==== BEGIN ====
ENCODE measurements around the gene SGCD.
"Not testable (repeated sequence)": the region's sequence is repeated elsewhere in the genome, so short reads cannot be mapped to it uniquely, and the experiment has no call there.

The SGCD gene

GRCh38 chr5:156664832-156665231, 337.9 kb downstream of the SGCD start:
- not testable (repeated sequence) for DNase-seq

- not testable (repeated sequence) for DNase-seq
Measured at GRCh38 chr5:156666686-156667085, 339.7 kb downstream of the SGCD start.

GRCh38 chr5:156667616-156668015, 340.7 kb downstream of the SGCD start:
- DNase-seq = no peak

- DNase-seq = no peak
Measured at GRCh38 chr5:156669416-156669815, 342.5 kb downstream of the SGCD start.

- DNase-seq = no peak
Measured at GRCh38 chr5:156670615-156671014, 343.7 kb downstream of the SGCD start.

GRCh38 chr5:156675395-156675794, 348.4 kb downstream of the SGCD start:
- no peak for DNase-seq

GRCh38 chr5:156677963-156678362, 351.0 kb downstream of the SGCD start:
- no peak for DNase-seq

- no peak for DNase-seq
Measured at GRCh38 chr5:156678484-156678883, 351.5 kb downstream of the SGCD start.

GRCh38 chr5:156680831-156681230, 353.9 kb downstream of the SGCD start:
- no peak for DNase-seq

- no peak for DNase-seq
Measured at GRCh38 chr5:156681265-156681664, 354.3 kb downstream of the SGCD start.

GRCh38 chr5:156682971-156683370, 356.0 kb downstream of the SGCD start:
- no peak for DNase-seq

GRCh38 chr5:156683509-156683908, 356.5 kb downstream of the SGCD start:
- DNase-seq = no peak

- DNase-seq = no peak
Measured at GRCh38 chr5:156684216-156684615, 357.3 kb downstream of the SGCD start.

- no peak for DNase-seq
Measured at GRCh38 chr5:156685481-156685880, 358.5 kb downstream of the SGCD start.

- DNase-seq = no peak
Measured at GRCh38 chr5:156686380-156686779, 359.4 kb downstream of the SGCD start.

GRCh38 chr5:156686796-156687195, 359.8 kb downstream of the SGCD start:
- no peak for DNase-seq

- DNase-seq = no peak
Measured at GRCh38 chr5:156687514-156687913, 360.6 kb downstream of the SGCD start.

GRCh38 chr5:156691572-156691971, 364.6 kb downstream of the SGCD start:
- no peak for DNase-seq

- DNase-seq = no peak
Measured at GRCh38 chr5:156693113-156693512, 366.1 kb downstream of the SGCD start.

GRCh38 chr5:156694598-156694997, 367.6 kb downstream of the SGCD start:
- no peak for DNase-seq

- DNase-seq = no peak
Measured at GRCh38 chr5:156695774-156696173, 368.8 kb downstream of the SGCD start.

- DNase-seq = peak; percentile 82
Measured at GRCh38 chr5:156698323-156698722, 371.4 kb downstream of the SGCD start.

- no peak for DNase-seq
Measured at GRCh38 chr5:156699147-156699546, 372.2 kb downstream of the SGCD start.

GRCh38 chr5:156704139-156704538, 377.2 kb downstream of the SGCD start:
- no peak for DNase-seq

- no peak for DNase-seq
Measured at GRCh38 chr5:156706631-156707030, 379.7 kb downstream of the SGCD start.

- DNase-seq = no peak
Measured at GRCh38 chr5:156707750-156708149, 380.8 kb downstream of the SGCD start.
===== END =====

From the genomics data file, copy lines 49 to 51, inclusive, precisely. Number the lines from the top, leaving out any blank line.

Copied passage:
Measured at GRCh38 chr5:156699147-156699546, 372.2 kb downstream of the SGCD start.

GRCh38 chr5:156704139-156704538, 377.2 kb downstream of the SGCD start:
- no peak for DNase-seq